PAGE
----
Having recently re-watched most of the series with friends (in a highly successful bid to introduce them to it), I began to notice some cultural references on the part of the writers:
1) ‘A Scandal in Belgravia’ bears a strange resemblance to the Martin Amis novel Yellow Dog, and is highly likely a tip of the hat. Both share the following features:
-a Royal scandal involving footage of a sexual nature
-the scandalous material is used as leverage for protection
-a subplot involving a plane crash
-a woman in the sex industry tries to seduce a man with hidden motivations, ultimately in vain
2) Steven Moffat and Mark Gatiss and Stephen Thompson are probably Smiths fans. In The Reichenbach Fall:
-Kitty Riley: ‘You’re going to need someone on your side.’
-Sherlock and Watson run in front of a double decker bus (‘There Is A Light That Never Goes Out’)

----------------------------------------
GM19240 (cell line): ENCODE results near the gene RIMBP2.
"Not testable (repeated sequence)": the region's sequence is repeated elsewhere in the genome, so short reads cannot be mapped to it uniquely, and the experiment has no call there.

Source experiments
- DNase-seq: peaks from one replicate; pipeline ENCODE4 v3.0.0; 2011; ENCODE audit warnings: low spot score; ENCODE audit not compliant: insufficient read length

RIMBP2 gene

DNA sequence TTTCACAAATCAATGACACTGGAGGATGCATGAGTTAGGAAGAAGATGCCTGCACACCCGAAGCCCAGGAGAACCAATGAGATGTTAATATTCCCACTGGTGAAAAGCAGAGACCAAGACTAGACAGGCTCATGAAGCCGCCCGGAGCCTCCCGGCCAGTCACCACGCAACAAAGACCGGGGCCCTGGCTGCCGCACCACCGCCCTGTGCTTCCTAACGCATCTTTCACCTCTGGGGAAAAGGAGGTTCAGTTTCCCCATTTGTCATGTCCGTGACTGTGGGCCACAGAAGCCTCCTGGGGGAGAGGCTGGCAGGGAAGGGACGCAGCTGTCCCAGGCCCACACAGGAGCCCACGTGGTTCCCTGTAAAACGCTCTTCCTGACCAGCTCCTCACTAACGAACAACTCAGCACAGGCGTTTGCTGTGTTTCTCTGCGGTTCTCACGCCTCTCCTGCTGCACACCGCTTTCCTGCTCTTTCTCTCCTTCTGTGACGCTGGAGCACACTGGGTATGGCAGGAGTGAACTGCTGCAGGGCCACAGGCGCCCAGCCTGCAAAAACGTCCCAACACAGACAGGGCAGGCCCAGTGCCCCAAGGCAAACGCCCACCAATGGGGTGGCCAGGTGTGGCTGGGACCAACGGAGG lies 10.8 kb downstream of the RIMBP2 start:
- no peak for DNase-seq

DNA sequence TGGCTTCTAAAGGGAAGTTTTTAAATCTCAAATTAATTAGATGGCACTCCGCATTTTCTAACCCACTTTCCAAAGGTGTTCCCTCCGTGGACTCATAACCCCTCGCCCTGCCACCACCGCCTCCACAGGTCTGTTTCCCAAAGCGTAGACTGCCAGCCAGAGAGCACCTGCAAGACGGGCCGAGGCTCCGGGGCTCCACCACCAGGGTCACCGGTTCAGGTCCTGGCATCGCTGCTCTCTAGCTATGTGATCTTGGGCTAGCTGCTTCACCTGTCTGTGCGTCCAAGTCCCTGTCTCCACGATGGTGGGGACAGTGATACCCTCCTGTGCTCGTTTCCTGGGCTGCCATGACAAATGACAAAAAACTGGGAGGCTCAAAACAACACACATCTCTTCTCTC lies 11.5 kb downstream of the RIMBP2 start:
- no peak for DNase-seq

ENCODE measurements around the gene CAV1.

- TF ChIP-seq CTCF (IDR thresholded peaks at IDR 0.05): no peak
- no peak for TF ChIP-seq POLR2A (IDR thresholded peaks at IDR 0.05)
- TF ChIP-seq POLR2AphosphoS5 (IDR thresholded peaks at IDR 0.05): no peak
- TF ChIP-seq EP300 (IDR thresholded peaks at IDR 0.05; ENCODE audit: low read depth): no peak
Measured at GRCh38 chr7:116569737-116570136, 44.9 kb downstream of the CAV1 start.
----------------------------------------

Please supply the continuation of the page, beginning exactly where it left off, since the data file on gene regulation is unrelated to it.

3) ‘A Study in Pink’ was *possibly* inspired by the X-Files episode ‘Tithonus’.
-In both episodes, a serial killer is suspected to be behind a string of strange deaths, but none of the investigators can exactly explain how a murderer theoretically could have done it.
-The suspected murderer takes the lead investigator (Scully in the X-Files) for a car ride to explain how he did it.
-The investigator almost dies as a result in the end, only to be saved by a colleague.
4) The end of season 3 is likely a (fucking awesome) reference to the Max Headroom broadcast signal intrusion. Doubling the goodness and bringing the intertextuality full circle, one of the broadcasts made by the still-to-be-found intruder 30 years on was during Doctor Who, a show that was also later revived by Moffat and Gatiss, the creators of Sherlock.